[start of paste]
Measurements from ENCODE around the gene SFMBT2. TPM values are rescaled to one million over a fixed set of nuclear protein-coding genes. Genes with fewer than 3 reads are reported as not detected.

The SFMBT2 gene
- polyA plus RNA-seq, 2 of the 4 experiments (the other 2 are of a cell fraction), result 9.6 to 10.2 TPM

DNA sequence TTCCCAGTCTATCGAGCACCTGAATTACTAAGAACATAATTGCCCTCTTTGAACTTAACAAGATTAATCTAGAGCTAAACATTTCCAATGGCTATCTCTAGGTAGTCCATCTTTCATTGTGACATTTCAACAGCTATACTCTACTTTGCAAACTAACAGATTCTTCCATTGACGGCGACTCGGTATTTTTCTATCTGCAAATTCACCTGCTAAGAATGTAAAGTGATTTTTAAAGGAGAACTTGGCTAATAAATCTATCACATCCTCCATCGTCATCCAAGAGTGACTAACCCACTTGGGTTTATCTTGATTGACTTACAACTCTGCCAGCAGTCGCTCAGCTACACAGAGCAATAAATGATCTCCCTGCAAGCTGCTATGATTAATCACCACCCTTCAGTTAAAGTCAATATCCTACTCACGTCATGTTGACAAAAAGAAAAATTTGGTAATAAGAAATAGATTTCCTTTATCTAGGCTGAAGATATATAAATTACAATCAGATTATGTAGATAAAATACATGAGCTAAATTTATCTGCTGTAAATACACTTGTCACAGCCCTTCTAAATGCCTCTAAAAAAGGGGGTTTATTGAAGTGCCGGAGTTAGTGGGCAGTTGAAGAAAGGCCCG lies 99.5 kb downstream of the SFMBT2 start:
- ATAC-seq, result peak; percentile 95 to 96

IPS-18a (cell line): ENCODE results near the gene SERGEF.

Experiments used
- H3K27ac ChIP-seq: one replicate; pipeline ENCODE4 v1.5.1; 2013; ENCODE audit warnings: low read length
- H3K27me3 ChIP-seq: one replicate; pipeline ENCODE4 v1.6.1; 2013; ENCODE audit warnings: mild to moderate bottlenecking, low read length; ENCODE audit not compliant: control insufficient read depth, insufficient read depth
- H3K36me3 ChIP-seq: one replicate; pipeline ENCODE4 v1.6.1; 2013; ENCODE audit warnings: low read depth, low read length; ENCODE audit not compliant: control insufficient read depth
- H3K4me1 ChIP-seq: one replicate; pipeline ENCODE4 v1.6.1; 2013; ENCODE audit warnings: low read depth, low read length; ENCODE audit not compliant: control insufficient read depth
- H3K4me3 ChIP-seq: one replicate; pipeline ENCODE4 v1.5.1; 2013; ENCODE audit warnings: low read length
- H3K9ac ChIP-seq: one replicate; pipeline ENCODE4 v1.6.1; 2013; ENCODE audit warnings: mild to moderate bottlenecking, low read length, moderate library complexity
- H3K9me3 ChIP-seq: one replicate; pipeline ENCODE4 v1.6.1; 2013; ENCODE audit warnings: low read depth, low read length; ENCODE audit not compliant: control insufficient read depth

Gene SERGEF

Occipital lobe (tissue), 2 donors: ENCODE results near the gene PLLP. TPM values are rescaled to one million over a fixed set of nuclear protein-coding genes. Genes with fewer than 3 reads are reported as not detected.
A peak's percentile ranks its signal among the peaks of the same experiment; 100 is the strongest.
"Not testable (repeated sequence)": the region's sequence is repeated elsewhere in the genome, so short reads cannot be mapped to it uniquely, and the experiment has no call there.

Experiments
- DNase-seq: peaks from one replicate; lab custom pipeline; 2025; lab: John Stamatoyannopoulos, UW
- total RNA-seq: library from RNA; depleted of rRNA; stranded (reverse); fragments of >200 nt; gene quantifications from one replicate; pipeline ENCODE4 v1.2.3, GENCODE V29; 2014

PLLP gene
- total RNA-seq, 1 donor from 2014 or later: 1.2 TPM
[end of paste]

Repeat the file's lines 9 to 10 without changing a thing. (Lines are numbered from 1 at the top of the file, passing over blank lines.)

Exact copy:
- H3K27me3 ChIP-seq: one replicate; pipeline ENCODE4 v1.6.1; 2013; ENCODE audit warnings: mild to moderate bottlenecking, low read length; ENCODE audit not compliant: control insufficient read depth, insufficient read depth
- H3K36me3 ChIP-seq: one replicate; pipeline ENCODE4 v1.6.1; 2013; ENCODE audit warnings: low read depth, low read length; ENCODE audit not compliant: control insufficient read depth